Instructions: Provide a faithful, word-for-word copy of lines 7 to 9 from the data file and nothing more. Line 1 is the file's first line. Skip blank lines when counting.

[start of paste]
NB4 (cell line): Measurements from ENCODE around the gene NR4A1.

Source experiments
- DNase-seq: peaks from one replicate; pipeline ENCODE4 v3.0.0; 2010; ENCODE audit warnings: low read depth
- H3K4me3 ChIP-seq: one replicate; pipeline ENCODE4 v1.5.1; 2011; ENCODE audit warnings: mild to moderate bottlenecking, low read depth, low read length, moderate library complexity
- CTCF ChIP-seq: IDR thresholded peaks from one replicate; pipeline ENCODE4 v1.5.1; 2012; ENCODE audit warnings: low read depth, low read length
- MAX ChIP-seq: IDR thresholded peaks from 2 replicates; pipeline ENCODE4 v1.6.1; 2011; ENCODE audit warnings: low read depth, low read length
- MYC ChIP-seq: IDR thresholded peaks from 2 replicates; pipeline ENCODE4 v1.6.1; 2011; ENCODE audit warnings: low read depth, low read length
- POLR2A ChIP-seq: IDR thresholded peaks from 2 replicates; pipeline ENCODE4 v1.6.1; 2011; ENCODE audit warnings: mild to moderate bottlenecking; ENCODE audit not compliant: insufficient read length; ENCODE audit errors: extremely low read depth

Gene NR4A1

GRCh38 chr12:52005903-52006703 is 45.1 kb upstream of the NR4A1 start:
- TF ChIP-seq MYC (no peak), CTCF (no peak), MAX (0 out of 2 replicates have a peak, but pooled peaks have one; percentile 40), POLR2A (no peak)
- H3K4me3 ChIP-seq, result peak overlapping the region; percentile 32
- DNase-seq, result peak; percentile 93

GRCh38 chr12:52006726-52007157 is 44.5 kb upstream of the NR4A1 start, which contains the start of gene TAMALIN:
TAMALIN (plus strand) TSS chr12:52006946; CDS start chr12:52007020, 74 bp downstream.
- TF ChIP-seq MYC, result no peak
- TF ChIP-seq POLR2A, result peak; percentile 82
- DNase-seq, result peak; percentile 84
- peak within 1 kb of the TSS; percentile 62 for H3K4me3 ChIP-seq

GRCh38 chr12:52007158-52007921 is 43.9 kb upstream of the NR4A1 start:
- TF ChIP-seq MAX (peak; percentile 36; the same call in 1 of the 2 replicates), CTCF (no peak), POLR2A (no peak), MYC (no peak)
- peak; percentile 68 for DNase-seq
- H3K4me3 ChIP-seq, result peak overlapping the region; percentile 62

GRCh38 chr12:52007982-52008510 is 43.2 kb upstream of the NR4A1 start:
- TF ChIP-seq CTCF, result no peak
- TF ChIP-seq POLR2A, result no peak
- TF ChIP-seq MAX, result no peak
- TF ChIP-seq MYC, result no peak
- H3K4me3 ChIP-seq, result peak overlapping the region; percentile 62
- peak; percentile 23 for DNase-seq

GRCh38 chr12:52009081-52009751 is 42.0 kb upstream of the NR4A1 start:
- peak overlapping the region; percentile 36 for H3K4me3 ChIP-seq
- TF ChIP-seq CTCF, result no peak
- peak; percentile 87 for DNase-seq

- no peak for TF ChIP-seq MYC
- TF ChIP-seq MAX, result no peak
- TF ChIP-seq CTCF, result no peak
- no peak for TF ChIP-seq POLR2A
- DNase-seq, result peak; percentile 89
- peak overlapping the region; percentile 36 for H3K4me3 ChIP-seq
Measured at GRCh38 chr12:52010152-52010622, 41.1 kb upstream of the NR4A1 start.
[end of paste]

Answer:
- MYC ChIP-seq: IDR thresholded peaks from 2 replicates; pipeline ENCODE4 v1.6.1; 2011; ENCODE audit warnings: low read depth, low read length
- POLR2A ChIP-seq: IDR thresholded peaks from 2 replicates; pipeline ENCODE4 v1.6.1; 2011; ENCODE audit warnings: mild to moderate bottlenecking; ENCODE audit not compliant: insufficient read length; ENCODE audit errors: extremely low read depth

Gene NR4A1